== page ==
When director Mark Lamos heard Andreas Scholl at London's Wigmore Hall last year, he was blown away by the renowned German countertenor's poignant performance of a John Dowland song. "It had such a brooding, lyrical quality," Lamos says. "And in Andreas's delivery, it had all the power of a great Shakespeare sonnet."
In recent recitals Scholl has been toying with presenting these lute songs in ways that break loose from recital conventions. That's why he and Lamos have teamed up for The Renaissance Muse, a presentation of Lincoln Center's New Visions series, to be performed January 26, 28, and 29 at the John Jay College Theater.
"This is not a lieder recital by any means," asserts the director. "It does the thing that New Visions always does, taking music of a rather intellectual quality and giving it a dramatic, theatrical idea." Just think back to Simon Keenlyside's bravura performance of Winterreise, in which the nimble baritone contorted his body to Trisha Brown's inspired choreography while singing Schubert's cycle.
In Renaissance Muse, Scholl will sing a mix of Renaissance songs intertwined with poetry recitations by actor Laila Robins, best known for her performance last spring as the conflicted psychologist in Byrony Lavery's Tony-nominated play, Frozen. Also on hand will be lute player Crawford Young and harpist Stacey Shames.
Here's the idea: Lamos and Lincoln Center Theater dramaturg Anne Cattaneo chose several sonnets by Shakespeare, some by Andrew Marvell, and some poems by lesser-known poets such as Thomas Wyatt. These selections echo and contemplate the songs Scholl has chosen, and the songs in turn may pick up on something uttered in the poems. As Scholl points out, "In our August rehearsal, we found that the spoken word starts to sound sung, and the singing starts to sound recited. So after the first 15 minutes, the audience may not realize if this is sung or that is spoken. The rhythms of the poetry and rhythms in the music share the same basics."
One of the central songs in the program is one of the great masterpieces of the Renaissance, John Dowland's "In Darkness let me dwell."
In Darkness let me dwell,
The ground shall Sorrow be;
The roof Despair to bar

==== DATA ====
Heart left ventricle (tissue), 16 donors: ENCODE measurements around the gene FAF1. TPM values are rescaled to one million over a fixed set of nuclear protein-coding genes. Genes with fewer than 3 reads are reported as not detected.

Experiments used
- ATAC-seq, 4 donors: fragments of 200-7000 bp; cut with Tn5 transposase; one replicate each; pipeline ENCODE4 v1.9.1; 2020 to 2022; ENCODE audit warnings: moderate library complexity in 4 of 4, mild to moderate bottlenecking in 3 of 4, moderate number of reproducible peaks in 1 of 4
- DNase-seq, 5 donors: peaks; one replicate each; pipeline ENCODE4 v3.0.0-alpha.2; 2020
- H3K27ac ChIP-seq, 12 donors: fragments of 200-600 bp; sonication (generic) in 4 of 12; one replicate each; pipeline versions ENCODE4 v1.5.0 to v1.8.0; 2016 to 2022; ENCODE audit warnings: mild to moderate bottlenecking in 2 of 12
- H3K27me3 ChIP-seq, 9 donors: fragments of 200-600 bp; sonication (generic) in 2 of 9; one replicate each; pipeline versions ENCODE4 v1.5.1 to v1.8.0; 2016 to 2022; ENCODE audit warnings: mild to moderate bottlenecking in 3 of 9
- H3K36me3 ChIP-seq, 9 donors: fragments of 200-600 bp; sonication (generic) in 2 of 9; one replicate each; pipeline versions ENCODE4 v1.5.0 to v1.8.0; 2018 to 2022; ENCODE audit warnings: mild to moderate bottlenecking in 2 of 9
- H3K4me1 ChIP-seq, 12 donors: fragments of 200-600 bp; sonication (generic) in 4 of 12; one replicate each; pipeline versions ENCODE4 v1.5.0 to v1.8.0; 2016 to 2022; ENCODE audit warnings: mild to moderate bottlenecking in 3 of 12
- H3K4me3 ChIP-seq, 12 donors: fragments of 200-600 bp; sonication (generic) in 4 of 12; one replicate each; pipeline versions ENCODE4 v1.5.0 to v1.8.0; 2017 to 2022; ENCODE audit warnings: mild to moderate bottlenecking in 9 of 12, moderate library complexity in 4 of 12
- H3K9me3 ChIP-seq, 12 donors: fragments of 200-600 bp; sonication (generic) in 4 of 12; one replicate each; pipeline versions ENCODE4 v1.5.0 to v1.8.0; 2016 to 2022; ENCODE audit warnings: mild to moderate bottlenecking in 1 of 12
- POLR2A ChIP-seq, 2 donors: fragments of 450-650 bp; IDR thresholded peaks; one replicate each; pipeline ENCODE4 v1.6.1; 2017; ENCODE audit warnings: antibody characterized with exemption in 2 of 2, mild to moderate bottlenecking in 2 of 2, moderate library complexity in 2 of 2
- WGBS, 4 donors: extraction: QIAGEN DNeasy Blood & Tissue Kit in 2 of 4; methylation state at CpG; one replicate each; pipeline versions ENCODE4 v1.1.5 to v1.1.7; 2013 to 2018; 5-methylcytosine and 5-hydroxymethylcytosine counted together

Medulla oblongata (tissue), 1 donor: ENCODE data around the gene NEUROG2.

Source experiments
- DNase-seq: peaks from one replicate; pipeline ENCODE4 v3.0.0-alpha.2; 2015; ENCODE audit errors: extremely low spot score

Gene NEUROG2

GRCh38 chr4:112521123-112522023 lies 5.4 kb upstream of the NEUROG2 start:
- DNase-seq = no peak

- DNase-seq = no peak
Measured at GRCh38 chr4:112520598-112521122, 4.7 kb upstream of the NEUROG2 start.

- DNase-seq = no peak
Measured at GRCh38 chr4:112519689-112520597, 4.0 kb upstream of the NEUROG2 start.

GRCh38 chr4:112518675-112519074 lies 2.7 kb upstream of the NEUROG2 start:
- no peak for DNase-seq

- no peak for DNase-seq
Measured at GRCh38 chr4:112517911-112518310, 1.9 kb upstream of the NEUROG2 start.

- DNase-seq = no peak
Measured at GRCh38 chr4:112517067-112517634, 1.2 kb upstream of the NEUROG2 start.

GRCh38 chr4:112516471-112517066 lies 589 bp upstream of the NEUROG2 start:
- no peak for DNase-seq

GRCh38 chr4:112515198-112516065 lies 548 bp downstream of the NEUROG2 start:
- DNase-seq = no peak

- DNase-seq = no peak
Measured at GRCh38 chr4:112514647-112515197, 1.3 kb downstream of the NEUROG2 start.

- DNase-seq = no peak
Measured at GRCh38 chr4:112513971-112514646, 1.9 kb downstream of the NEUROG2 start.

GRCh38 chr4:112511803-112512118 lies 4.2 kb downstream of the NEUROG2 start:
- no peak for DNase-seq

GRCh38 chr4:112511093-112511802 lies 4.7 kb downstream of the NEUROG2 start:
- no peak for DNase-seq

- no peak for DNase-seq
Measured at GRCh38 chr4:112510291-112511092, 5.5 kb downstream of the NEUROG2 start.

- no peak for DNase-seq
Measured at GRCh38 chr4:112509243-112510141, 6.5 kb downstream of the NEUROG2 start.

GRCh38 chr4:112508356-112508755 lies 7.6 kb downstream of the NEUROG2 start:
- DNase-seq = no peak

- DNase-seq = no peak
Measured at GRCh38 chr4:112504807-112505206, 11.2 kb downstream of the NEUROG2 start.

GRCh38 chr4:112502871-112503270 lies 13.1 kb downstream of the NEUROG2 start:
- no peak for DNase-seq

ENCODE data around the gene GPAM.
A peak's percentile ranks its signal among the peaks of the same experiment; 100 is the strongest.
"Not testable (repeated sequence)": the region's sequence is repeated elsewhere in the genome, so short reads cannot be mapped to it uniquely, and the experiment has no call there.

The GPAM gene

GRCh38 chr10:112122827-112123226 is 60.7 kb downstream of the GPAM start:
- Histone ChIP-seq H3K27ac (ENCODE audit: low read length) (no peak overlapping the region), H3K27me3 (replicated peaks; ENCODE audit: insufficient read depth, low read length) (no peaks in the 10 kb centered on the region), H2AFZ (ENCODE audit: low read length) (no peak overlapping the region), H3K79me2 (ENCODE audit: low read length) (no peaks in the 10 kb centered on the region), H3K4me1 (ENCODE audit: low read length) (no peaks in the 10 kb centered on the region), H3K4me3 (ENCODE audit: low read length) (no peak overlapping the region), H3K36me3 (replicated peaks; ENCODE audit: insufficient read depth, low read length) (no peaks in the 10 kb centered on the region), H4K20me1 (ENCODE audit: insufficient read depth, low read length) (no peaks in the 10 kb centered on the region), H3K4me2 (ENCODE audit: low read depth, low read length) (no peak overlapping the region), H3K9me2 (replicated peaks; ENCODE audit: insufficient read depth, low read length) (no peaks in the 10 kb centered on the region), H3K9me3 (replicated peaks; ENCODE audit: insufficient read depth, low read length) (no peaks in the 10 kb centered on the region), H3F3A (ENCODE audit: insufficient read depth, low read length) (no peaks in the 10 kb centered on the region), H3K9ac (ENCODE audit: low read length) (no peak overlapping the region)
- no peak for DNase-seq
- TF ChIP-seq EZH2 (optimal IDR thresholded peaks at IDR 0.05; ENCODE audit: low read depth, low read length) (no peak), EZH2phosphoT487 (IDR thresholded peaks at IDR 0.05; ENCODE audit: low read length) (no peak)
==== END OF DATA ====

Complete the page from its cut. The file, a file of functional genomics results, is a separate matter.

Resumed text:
All cheerful light from me,
The walls of marble black
That moisten'd still shall weep;
My music hellish jarring sounds
To banish friendly sleep.
Thus wedded to my woes
And bedded to my tomb,
O let me living die,
Till death do come.
Dowland's music is exquisitely, almost unbearably sad, like most of the output of this sine qua non master of melancholy.
"Dowland was known as being super depressive," explains Scholl. "People were even saying, 'Semper Dowland, semper dolens‹Always Dowland, always suffering.' 'In Darkness' is probably the most beautiful expression of depression in music, ever. In Germany, we have a word, ungluckseeligkeit. 'Ungluck' is 'despair,' and 'seelig' means to be inspired in a happy way‹so you kind of enjoy your misery. In the Italian Renaissance, they'd write songs about wanting their problems and sorrow to disappear. But Dowland wrote songs that said, 'Sorrow stick around, don't go away.' He doesn't even desire to be happy again‹that's the core of his writing." Dowland, in other words, was not a happy camper, but he was a rather productive one. Scholl admits that being depressed was "a bit chic" during England's Renaissance.
There is something about the countertenor voice‹a man singing in a high tessitura‹that is particularly well suited to expressing such melancholy. Even a voice that is as velvety and dexterous as Scholl's.
"The high male voice transcends being male or female," Scholl says. "It's not about the mix of both sexes. It's the next step: it's about being human, with a more universal voice speaking. If it's a woman singing, it gives the idea she's complaining about men. If a man sings, it's about the inconstancy of women, which is a big subject in the Renaissance too. But if it's a man who sings through the high voice, he transcends the stereotypical, clichéd role of masculinity, and transcends to the human level. Therefore there are probably more possibilities to identify with the words."
But just in case you think this concert will dwell in nothing but darkness, lighter songs by Robert Johnson and humorous ones by Thomas Campion and others will be included as well. Scholl also smartly includes hits from the pop repertoire of the time.
"It would be unfair to completely ignore the folk culture of the Renaissance," he says, "especially since the most beautiful English folk songs date back to that time. At the time of John Dowland, there was a vast culture of folk music as well as art music, and they are very complementary. And in the folk songs, the singer becomes a storyteller."
One of the only American folk songs in Scholl's program will be "Wayfaring Stranger," which, the singer notes, was written in Texas. "It's an authentic folk song from the first settlers who moved there trying to express their connection and the roots they had in their faith," he says.
Even the English songs have important ties to American folk culture. The most original versions of many English folk songs can be found in the United States because exiles from the British Isles aggressively preserved their native culture in the most authentic way. Back in England the music moved on and changed, so the older, authentic versions are now found in the Appalachian mountains.
"The evening will be a journey," says Lamos. "I think that this concert will take the audience back in time and give them an idea of what the sentiments and emotions and feelings of the English Renaissance were."
Robert Hilferty is a frequent contributor to Playbill.